Infatuate: An Understated Message

At times when I’m nose-deep in a story, I wonder what is the most vile, detrimental emotion and behavior that would ruin a budding relationship between two eager partners. Insecurity? Arrogance? Fear? Selfishness? Infidelity? Dishonesty? Jealousy? Lack of trust? A gripping story about relationships must have some of those elements, but at what point would they become irrevocable? On the flip side, if we accept those negative elements in a relationship, would it then cross the threshold into codependence?

The culture on love is bred on codependence: I need you. What’s more popular as of late in romance novels (and makes me cringe every time): You’re mine. In reality (nonfiction), that’s exactly what we want to avoid in a healthy relationship. However, in romantic fiction, it makes for a classic obstacle to overcome. (And some beguiling reading that keeps me turning the page late into the night!)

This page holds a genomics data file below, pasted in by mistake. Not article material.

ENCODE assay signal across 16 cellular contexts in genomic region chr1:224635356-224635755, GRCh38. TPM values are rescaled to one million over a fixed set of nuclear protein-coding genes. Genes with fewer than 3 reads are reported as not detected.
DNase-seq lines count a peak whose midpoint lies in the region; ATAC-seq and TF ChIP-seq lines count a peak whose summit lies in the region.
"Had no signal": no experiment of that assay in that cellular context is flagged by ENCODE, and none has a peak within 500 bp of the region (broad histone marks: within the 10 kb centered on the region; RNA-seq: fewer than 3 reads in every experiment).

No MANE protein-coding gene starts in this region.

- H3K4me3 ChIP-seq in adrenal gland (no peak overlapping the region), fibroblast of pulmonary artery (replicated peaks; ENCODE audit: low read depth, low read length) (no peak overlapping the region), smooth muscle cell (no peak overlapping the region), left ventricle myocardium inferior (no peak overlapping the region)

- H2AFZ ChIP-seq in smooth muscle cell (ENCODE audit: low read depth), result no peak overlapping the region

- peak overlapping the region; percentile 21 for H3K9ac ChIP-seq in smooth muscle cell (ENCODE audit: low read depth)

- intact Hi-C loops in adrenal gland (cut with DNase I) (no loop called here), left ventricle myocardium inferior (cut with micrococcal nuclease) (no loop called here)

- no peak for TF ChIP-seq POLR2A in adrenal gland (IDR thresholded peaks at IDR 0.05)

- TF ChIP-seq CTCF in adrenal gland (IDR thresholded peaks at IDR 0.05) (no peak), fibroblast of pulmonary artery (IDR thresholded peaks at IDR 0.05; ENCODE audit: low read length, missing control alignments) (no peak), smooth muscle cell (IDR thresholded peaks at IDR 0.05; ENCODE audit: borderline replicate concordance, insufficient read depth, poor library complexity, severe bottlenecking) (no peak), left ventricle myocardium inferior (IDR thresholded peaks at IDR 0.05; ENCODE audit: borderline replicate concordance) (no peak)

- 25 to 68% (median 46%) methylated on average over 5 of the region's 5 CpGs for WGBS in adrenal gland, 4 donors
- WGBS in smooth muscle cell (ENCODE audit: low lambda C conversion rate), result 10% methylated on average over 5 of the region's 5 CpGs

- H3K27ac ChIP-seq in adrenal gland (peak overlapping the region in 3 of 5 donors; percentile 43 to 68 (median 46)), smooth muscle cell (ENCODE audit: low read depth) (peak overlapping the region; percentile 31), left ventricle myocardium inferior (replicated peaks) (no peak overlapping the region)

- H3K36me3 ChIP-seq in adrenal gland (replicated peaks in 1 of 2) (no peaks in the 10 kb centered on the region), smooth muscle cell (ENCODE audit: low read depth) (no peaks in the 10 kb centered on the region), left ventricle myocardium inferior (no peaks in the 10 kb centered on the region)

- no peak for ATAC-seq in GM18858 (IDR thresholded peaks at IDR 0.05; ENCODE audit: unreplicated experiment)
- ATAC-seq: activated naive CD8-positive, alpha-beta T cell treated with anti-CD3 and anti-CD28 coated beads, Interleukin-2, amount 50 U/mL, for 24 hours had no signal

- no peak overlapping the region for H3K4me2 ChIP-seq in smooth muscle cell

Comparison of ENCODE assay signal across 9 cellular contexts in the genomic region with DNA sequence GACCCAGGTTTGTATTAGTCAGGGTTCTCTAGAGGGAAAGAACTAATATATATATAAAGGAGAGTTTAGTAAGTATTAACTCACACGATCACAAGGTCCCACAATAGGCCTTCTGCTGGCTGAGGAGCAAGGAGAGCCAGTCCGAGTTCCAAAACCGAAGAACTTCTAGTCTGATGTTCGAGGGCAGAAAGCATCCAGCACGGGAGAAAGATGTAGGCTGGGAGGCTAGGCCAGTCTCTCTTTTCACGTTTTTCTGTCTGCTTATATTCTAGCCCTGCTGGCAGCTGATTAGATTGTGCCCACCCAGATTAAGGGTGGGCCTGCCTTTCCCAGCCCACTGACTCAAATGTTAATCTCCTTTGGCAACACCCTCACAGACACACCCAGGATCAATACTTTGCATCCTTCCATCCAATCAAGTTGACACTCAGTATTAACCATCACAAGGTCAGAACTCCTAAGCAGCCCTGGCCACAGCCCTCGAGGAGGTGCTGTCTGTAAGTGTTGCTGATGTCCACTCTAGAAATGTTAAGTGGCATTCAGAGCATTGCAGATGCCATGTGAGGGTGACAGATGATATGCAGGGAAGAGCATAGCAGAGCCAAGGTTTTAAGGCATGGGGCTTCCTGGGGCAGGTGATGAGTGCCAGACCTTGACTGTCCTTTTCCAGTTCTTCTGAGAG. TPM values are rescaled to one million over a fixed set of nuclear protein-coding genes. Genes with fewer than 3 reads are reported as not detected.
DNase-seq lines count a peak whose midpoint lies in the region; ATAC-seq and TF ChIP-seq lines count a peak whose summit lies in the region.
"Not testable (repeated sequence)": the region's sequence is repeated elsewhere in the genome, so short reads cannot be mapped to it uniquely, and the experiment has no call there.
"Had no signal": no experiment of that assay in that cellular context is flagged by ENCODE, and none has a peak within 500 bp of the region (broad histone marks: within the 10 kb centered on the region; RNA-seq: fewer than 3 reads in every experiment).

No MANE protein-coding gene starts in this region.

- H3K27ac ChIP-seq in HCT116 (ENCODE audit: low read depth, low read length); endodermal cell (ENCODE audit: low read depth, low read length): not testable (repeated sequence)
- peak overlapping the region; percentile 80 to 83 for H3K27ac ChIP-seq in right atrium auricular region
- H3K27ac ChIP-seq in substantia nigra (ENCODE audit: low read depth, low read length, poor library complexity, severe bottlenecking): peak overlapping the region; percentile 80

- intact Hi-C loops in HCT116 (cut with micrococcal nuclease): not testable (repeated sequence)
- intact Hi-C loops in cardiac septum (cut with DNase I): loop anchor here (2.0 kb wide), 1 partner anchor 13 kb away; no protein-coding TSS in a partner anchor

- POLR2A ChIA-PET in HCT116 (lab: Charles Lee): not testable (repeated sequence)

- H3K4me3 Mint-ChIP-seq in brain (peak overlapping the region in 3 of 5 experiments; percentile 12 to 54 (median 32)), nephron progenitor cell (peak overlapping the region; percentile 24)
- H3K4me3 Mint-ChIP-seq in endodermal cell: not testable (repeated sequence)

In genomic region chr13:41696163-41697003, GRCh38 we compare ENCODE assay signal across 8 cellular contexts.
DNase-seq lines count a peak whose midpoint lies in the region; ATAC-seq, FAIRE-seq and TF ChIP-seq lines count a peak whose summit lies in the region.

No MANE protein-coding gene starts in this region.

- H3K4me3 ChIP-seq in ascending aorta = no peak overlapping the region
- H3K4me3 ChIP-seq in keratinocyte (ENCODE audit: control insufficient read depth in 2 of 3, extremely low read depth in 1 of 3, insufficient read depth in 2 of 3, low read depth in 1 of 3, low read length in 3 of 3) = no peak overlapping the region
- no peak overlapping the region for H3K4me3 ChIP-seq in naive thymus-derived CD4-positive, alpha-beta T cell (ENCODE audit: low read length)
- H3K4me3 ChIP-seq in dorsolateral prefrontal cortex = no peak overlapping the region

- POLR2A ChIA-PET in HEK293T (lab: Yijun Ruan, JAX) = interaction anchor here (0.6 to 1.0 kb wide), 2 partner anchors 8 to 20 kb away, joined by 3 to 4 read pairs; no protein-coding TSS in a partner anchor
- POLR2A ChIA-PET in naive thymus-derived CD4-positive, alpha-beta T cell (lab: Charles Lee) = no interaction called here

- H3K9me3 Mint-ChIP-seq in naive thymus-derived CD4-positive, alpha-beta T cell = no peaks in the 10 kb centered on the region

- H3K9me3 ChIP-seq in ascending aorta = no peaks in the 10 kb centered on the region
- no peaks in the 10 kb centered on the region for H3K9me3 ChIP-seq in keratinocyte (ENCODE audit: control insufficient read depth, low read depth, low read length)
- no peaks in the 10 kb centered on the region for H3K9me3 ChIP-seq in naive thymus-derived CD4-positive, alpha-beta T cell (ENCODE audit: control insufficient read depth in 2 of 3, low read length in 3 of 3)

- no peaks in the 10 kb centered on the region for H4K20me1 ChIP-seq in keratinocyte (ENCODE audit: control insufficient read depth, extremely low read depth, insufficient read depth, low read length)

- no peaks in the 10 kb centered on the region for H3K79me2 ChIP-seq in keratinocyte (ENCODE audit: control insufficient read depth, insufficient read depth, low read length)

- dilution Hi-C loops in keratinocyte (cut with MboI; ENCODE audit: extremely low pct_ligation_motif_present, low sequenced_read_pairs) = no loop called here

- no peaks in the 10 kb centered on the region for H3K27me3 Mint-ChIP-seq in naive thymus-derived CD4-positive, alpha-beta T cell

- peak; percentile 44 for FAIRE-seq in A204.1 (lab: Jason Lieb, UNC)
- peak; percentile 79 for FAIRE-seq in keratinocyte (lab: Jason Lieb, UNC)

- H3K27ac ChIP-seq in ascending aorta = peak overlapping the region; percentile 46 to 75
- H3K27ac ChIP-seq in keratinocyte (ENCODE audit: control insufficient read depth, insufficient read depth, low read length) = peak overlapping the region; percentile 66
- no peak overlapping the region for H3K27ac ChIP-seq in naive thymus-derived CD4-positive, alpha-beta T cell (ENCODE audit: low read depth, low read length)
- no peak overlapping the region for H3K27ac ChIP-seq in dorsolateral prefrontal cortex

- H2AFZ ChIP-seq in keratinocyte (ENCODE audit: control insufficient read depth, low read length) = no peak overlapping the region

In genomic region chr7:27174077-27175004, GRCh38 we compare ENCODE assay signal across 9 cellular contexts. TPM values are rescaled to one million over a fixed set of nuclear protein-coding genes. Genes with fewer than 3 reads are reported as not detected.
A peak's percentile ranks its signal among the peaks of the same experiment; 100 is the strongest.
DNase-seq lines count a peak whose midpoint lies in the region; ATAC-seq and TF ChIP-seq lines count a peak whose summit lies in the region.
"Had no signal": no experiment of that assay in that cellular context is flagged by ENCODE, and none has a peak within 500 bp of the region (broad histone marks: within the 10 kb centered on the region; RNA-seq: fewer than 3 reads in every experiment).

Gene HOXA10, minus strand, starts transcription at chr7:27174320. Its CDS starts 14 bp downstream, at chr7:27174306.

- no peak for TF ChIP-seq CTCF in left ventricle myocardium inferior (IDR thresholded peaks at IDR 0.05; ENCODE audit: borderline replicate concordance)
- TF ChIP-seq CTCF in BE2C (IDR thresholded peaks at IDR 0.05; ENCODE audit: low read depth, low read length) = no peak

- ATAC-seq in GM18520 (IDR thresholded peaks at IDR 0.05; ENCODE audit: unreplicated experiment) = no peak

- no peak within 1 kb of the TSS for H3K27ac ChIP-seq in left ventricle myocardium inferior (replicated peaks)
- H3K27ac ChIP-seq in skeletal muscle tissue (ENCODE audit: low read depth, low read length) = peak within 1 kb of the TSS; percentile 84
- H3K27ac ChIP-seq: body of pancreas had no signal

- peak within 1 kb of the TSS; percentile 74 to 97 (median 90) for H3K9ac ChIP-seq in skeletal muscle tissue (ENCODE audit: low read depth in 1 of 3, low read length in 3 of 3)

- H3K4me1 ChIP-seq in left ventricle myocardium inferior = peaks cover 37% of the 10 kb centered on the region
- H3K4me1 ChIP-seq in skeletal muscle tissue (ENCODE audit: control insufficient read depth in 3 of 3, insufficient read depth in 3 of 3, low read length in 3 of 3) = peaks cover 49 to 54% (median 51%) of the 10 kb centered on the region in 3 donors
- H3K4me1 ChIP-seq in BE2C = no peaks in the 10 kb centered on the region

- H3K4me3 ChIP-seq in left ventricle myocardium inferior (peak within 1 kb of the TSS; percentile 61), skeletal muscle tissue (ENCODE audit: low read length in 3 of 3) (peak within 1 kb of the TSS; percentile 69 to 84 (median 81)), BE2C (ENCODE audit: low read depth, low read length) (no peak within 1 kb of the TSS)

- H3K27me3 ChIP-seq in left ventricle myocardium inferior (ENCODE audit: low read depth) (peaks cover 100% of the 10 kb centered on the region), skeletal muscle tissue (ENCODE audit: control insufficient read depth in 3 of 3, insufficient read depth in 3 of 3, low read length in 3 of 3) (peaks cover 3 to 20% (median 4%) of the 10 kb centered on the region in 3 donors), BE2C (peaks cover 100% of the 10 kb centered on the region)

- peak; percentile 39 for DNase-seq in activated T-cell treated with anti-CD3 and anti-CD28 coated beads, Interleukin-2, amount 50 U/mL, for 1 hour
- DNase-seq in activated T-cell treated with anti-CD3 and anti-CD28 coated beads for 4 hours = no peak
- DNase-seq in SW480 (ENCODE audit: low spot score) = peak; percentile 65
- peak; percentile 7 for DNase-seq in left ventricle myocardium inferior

Though Infatuate is, as the title indicates, about fixation on an individual, Suzy stands her ground to remain her own person. She’s a dedicated student with a full-time job, trying to make something of herself. That doesn’t change even when she finally finds herself involved with the focal point of her infatuation of two years, and especially when it interferes with her time with Carlson. He doesn’t like it but finds other (thoughtful) means to make his presence in her daily routine known. They work through it, both having to compromise to make it worthy. It’s a subtle message of their story, but I hope a sound one.

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